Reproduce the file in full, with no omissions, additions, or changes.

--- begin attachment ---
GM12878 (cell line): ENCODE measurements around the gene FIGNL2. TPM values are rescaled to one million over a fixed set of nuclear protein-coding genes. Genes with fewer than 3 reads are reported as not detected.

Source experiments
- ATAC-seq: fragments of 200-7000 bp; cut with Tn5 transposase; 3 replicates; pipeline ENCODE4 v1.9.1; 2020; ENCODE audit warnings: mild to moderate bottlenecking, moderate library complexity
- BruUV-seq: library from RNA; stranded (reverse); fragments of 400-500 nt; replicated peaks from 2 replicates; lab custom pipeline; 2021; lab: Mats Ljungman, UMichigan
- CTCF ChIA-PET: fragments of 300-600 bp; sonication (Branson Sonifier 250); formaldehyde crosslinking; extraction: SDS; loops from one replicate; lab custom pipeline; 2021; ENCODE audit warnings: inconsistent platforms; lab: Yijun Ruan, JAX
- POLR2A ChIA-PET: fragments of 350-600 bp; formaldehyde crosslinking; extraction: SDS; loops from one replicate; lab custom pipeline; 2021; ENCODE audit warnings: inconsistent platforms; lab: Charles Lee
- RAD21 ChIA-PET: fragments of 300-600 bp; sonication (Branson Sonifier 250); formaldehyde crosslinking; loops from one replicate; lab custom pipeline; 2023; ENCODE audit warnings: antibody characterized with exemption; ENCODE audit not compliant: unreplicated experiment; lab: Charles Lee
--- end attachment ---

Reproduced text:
GM12878 (cell line): ENCODE measurements around the gene FIGNL2. TPM values are rescaled to one million over a fixed set of nuclear protein-coding genes. Genes with fewer than 3 reads are reported as not detected.

Source experiments
- ATAC-seq: fragments of 200-7000 bp; cut with Tn5 transposase; 3 replicates; pipeline ENCODE4 v1.9.1; 2020; ENCODE audit warnings: mild to moderate bottlenecking, moderate library complexity
- BruUV-seq: library from RNA; stranded (reverse); fragments of 400-500 nt; replicated peaks from 2 replicates; lab custom pipeline; 2021; lab: Mats Ljungman, UMichigan
- CTCF ChIA-PET: fragments of 300-600 bp; sonication (Branson Sonifier 250); formaldehyde crosslinking; extraction: SDS; loops from one replicate; lab custom pipeline; 2021; ENCODE audit warnings: inconsistent platforms; lab: Yijun Ruan, JAX
- POLR2A ChIA-PET: fragments of 350-600 bp; formaldehyde crosslinking; extraction: SDS; loops from one replicate; lab custom pipeline; 2021; ENCODE audit warnings: inconsistent platforms; lab: Charles Lee
- RAD21 ChIA-PET: fragments of 300-600 bp; sonication (Branson Sonifier 250); formaldehyde crosslinking; loops from one replicate; lab custom pipeline; 2023; ENCODE audit warnings: antibody characterized with exemption; ENCODE audit not compliant: unreplicated experiment; lab: Charles Lee